On Tuesday 16th April, Professor Theo Farrell, Executive Dean of Law, Humanities and the Arts at the University of Wollongong, addressed the Institute on the topic of whether peace is possible in Afghanistan.
Prior to taking up his current position, Professor Farrell was the head of the Department of War Studies at Kings College London, which has close links with the UK Ministry of Defence. He was invited to do two reviews of International Security Assistance Force (ISAF) efforts in Afghanistan for the UK government and NATO. As part of that process he has interviewed Taliban officials on three occasions, so has a unique insight into how the Taliban view the conflict and what the prospects for peace are.
Professor Farrell believes it is virtually impossible to defeat the Taliban outright. The Taliban are capable of sustaining enormous losses. They lost 20% of their fighting force during the years of the Obama troop surge but continue to regroup and keep fighting. After spending upwards of a trillion dollars on the war over more than decade, the US and its partners found in 2016 that up to a third of Afghanistan was under Taliban control or mixed Taliban-government control. The question for the Western and Afghan governments is when should they cut their losses?
Professor Farrell argued that past peace negotiations have failed because the West has been working under the assumption that you need to inflict a catastrophic defeat on the Taliban. Military figures have not been open to pursuing long term peace negotiations. The process has also been hampered by poor diplomacy. For example, the Taliban were allowed to open an office in Doha in 2012, but it only stayed open for two days because the Afghan government protested against it presenting itself as a Taliban ‘embassy’. The whole fiasco was seen by the Taliban as a deliberate Western attempt to embarrass them.
The Taliban have very complex politics. They have two wings – a diplomatic/political wing, who are politically-minded negotiators, and a fighting-force base, who take more hardline positions on issues like women’s education. It has always been difficult to keep in-group cohesion. Since the death of Mullar Omar, the Taliban’s original leader, was announced in 2015 the group has splintered. They lack the discipline and money they once had, and morale is low after costly campaigns and ongoing loss of life over the last few years. A key challenge for those engaging in negotiations with Taliban leaders is assessing whether they can bring the base along with them in negotiations.
At the peak of their power, the Taliban could operate an effective shadow government, and were able to provide reasonable public services. However, that broke down whenever they were under sustained military pressure. Professor Farrell believes that the political-minded wing of the Taliban understand that Afghanistan has changed since they were last in power, and that they need to compromise to achieve power. Adding women to their negotiating team for upcoming negotiations is a recognition of this.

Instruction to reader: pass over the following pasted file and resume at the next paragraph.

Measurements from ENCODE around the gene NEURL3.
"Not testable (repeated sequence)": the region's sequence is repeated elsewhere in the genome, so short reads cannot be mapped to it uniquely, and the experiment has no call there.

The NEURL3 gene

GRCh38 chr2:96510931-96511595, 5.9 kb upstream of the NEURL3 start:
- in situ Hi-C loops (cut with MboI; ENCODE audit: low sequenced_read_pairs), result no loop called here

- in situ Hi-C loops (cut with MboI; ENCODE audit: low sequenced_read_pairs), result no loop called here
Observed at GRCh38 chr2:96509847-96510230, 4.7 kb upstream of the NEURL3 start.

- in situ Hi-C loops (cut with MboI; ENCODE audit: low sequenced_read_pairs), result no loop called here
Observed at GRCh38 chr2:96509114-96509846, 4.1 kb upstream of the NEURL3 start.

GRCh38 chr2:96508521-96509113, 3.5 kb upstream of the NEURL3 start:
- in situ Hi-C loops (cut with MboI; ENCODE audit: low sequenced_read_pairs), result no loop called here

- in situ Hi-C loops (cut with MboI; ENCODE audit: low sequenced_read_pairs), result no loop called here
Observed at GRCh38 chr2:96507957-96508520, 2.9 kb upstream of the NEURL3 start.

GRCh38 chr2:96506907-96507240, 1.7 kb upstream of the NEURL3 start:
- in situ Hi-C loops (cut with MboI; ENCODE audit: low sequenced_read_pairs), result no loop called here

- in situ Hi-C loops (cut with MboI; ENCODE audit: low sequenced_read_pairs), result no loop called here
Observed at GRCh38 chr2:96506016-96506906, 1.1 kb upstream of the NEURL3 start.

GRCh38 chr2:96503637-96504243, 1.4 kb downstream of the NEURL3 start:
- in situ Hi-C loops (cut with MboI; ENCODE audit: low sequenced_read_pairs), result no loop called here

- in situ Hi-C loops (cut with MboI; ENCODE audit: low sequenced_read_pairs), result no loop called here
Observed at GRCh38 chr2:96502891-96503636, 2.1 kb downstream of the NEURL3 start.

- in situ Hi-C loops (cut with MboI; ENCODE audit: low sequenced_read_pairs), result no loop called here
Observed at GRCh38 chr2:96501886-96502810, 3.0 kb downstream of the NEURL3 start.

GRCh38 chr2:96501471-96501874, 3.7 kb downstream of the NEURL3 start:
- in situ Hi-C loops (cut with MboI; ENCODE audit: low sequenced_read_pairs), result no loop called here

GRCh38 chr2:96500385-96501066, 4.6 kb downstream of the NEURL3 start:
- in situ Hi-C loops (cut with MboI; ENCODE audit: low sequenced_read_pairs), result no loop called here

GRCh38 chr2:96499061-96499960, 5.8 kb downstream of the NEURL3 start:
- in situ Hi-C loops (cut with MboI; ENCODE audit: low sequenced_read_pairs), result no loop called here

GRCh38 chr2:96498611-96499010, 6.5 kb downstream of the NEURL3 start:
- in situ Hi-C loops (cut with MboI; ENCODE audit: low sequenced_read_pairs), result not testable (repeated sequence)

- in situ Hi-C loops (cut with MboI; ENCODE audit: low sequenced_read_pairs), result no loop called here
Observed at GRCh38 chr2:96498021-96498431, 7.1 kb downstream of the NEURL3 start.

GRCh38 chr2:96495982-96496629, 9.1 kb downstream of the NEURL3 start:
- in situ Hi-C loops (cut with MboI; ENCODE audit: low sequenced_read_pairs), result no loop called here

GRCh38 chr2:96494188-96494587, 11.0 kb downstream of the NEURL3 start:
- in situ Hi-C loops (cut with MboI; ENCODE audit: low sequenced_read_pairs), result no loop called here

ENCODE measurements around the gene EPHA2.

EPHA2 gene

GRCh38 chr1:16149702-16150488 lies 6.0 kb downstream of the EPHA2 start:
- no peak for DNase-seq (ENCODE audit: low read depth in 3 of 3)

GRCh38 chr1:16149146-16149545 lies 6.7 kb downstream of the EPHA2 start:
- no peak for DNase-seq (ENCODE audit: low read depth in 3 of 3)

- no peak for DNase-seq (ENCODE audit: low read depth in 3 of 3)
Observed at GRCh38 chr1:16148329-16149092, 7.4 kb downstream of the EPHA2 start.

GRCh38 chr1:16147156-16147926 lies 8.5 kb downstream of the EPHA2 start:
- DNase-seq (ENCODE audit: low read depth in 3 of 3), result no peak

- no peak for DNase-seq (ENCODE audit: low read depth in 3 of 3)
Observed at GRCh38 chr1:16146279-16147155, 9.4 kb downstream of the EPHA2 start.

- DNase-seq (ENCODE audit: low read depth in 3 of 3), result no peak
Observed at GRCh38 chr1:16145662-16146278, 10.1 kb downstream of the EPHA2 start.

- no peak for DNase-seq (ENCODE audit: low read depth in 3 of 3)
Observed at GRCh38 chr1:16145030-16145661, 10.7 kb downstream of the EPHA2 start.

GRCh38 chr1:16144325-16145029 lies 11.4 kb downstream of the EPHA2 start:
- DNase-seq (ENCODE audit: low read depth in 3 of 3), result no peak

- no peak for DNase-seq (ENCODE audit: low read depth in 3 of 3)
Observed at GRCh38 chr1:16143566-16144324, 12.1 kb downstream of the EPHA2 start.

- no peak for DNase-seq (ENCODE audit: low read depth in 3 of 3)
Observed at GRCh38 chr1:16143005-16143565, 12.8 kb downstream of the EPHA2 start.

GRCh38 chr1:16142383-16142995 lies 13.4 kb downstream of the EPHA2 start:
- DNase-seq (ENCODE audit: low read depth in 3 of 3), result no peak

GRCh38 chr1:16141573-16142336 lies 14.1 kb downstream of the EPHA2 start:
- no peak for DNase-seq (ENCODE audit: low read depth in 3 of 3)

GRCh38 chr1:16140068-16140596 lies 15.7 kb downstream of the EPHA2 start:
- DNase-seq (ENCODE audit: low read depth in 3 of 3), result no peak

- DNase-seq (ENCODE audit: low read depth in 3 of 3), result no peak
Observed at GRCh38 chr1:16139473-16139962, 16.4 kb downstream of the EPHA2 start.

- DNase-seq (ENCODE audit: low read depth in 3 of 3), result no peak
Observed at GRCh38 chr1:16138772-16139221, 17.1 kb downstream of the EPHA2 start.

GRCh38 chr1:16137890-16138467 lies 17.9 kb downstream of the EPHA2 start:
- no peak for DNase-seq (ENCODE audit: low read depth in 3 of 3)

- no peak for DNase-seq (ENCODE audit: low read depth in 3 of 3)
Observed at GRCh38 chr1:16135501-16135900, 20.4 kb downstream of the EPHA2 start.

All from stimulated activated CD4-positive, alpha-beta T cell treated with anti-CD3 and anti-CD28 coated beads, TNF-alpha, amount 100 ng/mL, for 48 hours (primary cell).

Ultimately, Professor Farrell believes any post-war government will be a power-sharing arrangement. However, challenges for power-sharing exist on both government and Taliban sides. Afghanistan’s political institutions are weak. The current government is endemically corrupt and struggles to distribute patronage among its present coalition. Professor Farrell explained that the current equation for the government is how to make “1+1=1”, because you have two parties that want the available government patronage for themselves. When you add the Taliban into the equation it becomes a question of how can 2+1=1?
On the more recent negotiations with the Taliban, Professor Farrell argued they have been remarkably successful. Trump seems determined to pull American troops out of Afghanistan – unlike Iran, it is not a major issue for this administration – and this will put pressure on the negotiations. Asked whether he could see a full troop withdrawal happening while the Afghan army are still so weak, he said that the withdrawal seems to be happening whether Afghans want it or not. The West has been working to build up the Afghan army for years, and there is a sense that if they are not ready now, they might never be ready. At some point America has to leave, the question is how to create the best form of power-sharing for Afghanistan.
Report by Alexander McManis
AIIA NSW intern
Professor Farrell (left) with AIIA NSW intern Alexander McManis (centre) and councillor Chris Khatouki